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   My ideal XHTML (if I were dictator)

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  • From: David Megginson <david@megginson.com>
  • To: XML-Dev Mailing list <xml-dev@ic.ac.uk>
  • Date: Thu, 2 Sep 1999 18:13:26 -0400 (EDT)

Paul Prescod writes:

 > > The current "10% solution" (three namespace URIs) is IMNSHO the
 > > wrong tack -- either don't address it at all, or hold out for a
 > > complete solution, but don't put something in that's widely
 > > perceived as broken and is universally acknowledged as
 > > incomplete!
 > I agree and I would feel the same about a single namespace. We
 > don't need no steekin namespaces (yet!).

I'd have to say that I'd prefer no XHTML spec to the last-call WD that
we have now, but for me (and other implementors) a single, standard
HTML Namespace is really the *only* point of an XHTML spec.  I'd be
happy just with an XHTML NOTE that looked something like this:


  [W3C logo, blurbs, disclaimers, etc.]

  This note defines an XHTML, an HTML vocabulary for XML.  The XHTML
  vocabulary consists of all of the elements and attributes included
  in HTML 4.01 (all flavours), but using XML rather than SGML syntax.

  [give a few illustrative examples with commentary]

  All XHTML element and attribute names belong to the Namespace
  "http://www.w3.org/Namespaces/HTML/".  This Namespace URI is
  intended to be presistent; the attribute
  "{http://www.w3.org/Namespace/HTML/}version" is reserved to
  distinguish future versions of XHTML when there are

  [explain rules for unknown elements and attributes]

  [give examples of Namespace use]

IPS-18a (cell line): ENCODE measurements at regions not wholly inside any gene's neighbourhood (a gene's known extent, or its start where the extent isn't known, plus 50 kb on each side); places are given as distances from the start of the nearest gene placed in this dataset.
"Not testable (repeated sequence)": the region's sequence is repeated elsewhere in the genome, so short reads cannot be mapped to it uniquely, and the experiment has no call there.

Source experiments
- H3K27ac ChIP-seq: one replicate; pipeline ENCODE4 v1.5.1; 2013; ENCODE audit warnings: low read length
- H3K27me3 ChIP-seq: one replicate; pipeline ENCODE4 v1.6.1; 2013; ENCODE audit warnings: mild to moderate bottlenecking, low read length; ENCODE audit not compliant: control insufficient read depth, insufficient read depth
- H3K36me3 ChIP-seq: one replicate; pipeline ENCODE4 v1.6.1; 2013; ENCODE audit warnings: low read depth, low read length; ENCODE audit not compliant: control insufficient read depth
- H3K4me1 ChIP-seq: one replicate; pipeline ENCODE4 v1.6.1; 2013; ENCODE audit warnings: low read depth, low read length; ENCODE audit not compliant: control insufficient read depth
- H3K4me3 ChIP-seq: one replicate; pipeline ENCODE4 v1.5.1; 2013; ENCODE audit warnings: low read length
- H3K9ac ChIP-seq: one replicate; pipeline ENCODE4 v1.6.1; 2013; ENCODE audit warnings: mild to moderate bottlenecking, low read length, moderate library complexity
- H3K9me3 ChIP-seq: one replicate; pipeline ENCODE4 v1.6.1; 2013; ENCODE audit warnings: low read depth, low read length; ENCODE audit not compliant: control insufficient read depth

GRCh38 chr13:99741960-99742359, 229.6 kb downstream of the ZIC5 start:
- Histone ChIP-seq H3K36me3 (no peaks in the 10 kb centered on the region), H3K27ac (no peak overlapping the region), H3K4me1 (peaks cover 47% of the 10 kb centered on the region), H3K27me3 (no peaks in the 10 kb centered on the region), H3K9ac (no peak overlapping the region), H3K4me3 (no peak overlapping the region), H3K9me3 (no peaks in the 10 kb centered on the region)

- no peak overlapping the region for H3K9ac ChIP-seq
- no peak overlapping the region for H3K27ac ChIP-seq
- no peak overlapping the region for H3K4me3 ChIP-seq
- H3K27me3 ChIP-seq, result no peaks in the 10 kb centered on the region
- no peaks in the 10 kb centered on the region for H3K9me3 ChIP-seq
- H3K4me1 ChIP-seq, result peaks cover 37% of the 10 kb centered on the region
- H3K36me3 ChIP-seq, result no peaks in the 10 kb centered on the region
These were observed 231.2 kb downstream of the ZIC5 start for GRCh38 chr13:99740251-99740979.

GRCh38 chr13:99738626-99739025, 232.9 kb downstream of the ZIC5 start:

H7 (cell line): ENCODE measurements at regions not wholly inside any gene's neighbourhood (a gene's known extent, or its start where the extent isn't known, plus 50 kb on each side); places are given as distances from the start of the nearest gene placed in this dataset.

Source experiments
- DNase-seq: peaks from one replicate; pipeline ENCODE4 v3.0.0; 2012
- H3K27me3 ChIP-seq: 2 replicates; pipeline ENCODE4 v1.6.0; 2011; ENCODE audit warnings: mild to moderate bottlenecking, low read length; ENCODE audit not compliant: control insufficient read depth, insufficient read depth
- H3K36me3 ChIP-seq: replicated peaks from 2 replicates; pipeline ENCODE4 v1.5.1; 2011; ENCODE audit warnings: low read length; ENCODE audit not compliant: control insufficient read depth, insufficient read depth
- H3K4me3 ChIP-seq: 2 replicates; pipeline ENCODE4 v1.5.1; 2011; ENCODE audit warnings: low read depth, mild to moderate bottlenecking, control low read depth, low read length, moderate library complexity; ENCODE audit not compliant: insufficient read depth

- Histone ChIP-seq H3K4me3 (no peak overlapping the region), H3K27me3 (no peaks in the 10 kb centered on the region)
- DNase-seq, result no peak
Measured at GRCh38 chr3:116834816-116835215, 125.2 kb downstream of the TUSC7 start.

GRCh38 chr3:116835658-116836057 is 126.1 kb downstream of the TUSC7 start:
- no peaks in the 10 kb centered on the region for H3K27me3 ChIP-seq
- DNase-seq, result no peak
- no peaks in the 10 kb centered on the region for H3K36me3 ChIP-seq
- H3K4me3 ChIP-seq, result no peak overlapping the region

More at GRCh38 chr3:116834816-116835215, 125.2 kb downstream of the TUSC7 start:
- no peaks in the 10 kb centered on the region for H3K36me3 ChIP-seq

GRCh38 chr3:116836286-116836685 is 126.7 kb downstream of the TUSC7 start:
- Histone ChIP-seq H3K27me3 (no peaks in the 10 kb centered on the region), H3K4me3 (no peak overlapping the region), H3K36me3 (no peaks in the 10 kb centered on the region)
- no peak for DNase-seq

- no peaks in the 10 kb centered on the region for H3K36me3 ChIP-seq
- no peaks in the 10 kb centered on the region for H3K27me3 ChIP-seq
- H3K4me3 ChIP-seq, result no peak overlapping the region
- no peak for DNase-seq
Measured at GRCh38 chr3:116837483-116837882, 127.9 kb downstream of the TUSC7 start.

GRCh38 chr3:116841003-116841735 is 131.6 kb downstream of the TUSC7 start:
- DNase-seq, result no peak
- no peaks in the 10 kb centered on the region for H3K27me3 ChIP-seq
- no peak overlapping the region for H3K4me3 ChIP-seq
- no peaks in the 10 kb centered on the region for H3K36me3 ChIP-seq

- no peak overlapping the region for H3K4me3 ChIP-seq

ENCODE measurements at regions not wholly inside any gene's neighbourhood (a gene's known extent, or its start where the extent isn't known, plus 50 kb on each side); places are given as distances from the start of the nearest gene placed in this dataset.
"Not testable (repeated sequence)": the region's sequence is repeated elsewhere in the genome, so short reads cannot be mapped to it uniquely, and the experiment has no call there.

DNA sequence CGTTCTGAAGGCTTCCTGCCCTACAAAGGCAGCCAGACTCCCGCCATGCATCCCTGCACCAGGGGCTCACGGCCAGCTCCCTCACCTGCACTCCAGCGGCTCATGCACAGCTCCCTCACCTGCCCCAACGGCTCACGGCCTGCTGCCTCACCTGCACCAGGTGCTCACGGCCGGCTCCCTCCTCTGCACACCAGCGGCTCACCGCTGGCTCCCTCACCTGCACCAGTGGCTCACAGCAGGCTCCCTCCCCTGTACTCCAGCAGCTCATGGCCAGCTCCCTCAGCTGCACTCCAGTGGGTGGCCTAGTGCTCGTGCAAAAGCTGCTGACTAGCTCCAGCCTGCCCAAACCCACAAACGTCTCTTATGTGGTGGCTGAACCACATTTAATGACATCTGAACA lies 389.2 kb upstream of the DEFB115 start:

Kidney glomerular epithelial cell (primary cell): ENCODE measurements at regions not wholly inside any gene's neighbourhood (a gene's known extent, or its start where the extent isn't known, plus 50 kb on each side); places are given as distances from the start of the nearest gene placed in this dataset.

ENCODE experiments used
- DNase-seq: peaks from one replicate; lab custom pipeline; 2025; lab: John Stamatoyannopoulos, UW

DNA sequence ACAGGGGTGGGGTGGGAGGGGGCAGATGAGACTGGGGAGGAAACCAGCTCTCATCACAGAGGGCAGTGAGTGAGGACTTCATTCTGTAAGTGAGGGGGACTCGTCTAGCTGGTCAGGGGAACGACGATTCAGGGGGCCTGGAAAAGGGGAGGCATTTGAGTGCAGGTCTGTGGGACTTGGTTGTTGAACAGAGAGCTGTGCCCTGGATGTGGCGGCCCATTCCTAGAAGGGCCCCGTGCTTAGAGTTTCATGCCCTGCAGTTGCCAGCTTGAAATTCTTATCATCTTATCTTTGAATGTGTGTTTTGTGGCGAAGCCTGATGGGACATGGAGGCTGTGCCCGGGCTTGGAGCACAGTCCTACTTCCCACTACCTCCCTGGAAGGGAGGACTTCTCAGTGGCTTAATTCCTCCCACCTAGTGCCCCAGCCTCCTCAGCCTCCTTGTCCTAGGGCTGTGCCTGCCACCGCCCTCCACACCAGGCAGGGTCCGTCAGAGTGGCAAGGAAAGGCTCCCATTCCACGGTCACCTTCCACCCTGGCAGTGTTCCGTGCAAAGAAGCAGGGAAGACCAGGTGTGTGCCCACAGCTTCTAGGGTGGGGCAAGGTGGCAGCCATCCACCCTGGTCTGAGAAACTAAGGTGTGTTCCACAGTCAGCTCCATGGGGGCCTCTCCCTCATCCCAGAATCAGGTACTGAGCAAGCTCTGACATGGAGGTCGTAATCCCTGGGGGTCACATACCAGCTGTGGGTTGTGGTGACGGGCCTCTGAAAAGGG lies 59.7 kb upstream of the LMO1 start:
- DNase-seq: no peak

In an XHTML document, or within XHTML markup embedded in another
  document type, any non-XHTML extensions must be clearly
  distinguished by being placed in a separate Namespace.

  [give examples of XHTML with extensions and of embedded XHTML.]

  [provide a couple of non-normative sample DTDs in an appendix]


Is this underspecified?  Well, yes.  Is it better than the status quo?
It sure is!  It's also probably the most that we can sell to the Web
community at once, and probably the most that they can successfully
implement in the next few years.

Something this simple has the potential to revolutionize the Web and
greatly improve search engines, things that we promised XML would do
in the first place: applications will be able to recognize HTML markup
in any XML document, and to recognize foreign markup in HTML documents
-- that's *way* more than we have now.  

People can get to work defining and standardizing vocabularies, so
that search engines can look for
"{http://www.reuters.com/ns/}subject-code" or
"{http://www.ecommerce.org/ns/}price" across large heterogenous
document bases.

I figure that we have only a 50% chance of success even with something
this simple, about a 15% chance of success with the current XHTML WD,
and about 0.1% chance of convincing the Web community to use schemas,
modules, etc.

All the best,


David Megginson                 david@megginson.com

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